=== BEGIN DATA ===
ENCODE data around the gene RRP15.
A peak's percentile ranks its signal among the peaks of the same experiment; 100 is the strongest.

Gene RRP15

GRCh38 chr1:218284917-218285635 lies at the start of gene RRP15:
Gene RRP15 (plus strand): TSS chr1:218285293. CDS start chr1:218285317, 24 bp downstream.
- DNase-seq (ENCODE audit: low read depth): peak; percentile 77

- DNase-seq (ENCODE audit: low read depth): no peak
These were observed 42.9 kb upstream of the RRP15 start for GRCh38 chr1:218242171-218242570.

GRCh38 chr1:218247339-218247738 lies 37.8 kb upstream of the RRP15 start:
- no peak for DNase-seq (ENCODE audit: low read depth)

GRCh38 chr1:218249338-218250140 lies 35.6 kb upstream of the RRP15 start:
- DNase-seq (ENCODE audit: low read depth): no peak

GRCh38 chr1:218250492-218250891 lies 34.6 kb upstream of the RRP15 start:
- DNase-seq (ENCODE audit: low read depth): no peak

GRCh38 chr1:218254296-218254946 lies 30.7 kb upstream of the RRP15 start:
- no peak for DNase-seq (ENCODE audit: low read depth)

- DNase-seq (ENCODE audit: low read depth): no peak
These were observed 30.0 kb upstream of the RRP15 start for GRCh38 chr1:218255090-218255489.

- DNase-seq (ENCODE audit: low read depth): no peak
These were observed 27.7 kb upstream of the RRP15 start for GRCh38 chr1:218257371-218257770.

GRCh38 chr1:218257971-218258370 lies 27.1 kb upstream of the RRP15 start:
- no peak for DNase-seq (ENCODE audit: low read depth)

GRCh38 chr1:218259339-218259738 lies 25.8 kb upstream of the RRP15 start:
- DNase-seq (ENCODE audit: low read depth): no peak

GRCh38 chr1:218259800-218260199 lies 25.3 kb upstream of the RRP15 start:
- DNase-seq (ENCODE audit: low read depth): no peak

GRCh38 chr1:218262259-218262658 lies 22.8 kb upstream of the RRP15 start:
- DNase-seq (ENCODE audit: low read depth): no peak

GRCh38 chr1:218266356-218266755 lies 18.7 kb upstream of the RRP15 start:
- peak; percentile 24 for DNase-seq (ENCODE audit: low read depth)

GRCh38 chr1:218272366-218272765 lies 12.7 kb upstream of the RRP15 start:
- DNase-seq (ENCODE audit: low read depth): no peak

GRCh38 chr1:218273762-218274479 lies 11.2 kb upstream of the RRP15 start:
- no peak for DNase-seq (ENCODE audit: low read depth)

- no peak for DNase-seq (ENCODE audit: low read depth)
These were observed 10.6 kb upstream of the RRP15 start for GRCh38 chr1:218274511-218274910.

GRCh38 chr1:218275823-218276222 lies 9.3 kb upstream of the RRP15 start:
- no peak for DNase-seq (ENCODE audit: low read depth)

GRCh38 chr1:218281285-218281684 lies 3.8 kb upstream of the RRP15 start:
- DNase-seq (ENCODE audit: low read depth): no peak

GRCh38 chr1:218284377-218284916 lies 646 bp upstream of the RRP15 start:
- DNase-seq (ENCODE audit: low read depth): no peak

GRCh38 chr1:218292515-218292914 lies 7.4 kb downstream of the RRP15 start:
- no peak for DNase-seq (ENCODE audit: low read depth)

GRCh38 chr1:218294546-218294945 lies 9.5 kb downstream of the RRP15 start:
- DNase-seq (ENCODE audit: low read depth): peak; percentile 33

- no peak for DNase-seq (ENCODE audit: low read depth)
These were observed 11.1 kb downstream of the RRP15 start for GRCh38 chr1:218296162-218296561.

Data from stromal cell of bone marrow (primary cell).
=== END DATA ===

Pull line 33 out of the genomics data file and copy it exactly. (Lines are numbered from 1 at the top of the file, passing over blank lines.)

GRCh38 chr1:218273762-218274479 lies 11.2 kb upstream of the RRP15 start: